Schloss Favorite is a Baroque hunting lodge built from 1717 to 1723 for the sovereign Duke of Württemberg, Eberhard Ludwig. The architect was Donato Giuseppe Frisoni.

From 1806, King Frederick I of Württemberg converted the park into a ménagerie, including deer and chamois. The architect Nikolaus Friedrich von Thouret renovated the building's interior in neoclassical style.

In the 20th century, the house was neglected and fell into disrepair. It was restored from 1980 on, and opened to the public in 1983.

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Details

Founded: 1717-1723
Category: Palaces, manors and town halls in Germany
Historical period: Thirty Years War & Rise of Prussia (Germany)

Rating

4.6/5 (based on Google user reviews)

User Reviews

Tun Phyu (3 months ago)
The castle is so beautiful, the colour is so shine, and different animals are around..
Turan Cetin (15 months ago)
If you want to escape the city & stress visit Schloss Favorite! Enjoy a long walk in the nature or have a picnic or a sunbath and relax.
Prince arsh (19 months ago)
Woow mouths watring all' ..
Eric Nguyen (2 years ago)
Nice place to go for walk. Not crowded like in montrepos castle .
MT R (3 years ago)
Nice place to relax. Ticket is a bit expensive, I would recommend to buy the cheaper after 6 o' clock ticket in summer season.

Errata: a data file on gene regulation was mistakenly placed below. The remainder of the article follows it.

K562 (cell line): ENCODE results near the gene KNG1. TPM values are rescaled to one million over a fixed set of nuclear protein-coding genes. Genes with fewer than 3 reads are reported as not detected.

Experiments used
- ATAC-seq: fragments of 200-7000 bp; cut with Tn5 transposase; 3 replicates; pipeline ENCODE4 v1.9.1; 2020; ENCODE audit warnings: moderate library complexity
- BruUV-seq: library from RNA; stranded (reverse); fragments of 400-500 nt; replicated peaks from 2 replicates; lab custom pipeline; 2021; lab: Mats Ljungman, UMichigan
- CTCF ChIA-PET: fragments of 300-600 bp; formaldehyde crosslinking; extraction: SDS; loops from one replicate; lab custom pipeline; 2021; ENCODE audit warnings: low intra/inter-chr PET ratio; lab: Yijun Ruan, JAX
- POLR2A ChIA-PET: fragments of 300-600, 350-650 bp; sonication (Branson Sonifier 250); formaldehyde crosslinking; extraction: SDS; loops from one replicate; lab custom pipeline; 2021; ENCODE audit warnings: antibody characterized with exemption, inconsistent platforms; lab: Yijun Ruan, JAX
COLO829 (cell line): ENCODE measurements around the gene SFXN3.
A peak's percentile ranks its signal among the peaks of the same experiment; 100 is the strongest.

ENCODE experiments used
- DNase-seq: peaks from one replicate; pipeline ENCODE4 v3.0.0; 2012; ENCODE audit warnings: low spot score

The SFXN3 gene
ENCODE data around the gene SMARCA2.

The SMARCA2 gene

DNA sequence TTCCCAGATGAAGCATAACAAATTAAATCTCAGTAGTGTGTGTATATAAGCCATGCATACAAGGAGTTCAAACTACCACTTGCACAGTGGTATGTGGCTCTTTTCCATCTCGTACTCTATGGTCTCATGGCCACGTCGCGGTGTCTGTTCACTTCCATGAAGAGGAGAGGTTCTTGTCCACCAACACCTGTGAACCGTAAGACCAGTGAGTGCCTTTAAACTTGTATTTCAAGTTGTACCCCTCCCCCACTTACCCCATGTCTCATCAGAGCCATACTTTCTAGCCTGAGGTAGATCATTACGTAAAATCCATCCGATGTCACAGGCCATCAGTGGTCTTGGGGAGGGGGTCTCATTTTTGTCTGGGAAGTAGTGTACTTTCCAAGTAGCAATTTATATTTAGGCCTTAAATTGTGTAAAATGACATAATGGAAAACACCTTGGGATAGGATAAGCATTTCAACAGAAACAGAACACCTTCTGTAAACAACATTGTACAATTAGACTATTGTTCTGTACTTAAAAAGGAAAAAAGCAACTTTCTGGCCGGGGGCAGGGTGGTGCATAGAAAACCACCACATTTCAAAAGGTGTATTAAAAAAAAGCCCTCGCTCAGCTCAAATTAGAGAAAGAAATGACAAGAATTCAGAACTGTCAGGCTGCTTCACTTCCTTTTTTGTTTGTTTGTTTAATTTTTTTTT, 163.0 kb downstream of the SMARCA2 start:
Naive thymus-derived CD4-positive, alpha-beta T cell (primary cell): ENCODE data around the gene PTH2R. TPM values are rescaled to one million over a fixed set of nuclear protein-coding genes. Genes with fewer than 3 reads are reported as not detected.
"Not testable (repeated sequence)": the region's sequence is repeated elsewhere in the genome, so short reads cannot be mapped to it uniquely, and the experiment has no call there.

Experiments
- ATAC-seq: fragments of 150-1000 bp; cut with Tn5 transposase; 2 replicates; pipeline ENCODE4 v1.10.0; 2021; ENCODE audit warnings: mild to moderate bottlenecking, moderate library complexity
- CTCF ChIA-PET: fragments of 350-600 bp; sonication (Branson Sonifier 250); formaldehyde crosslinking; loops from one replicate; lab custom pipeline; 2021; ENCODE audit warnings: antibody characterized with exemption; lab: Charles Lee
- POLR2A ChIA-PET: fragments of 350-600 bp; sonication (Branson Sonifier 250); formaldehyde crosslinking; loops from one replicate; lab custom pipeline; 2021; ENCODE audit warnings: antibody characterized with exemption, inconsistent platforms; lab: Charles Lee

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The Broch of Gurness is an Iron Age broch village. Settlement here began sometime between 500 and 200 BC. At the centre of the settlement is a stone tower or broch, which once probably reached a height of around 10 metres. Its interior is divided into sections by upright slabs. The tower features two skins of drystone walls, with stone-floored galleries in between. These are accessed by steps. Stone ledges suggest that there was once an upper storey with a timber floor. The roof would have been thatched, surrounded by a wall walk linked by stairs to the ground floor. The broch features two hearths and a subterranean stone cistern with steps leading down into it. It is thought to have some religious significance, relating to an Iron Age cult of the underground.

The remains of the central tower are up to 3.6 metres high, and the stone walls are up to 4.1 metres thick. The tower was likely inhabited by the principal family or clan of the area but also served as a last resort for the village in case of an attack.

The broch continued to be inhabited while it began to collapse and the original structures were altered. The cistern was filled in and the interior was repartitioned. The ruin visible today reflects this secondary phase of the broch's use.

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In the 9th century, a Norse woman was buried at the site in a stone-lined grave with two bronze brooches and a sickle and knife made from iron. Other finds suggest that Norse men were buried here too.